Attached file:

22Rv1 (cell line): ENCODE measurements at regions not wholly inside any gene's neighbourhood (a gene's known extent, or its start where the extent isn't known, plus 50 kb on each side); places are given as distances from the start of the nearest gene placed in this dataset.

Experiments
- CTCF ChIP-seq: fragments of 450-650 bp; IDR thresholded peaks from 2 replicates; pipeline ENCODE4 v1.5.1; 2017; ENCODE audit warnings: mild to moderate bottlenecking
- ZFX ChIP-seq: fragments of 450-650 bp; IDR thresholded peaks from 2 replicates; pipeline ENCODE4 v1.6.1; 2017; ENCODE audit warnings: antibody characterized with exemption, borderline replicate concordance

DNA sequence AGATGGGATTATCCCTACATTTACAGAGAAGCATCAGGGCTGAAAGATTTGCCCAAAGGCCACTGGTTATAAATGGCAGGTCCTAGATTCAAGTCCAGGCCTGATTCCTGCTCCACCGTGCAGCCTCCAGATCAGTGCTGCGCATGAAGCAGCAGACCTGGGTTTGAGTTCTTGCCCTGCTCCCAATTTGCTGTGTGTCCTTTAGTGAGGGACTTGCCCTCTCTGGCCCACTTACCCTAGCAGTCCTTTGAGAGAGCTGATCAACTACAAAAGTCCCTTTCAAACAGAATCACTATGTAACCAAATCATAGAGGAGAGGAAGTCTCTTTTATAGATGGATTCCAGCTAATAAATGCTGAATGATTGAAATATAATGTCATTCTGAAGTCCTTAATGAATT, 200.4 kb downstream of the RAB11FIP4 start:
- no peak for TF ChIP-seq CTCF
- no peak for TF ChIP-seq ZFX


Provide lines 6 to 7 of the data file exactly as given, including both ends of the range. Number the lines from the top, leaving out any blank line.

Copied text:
- no peak for TF ChIP-seq CTCF
- no peak for TF ChIP-seq ZFX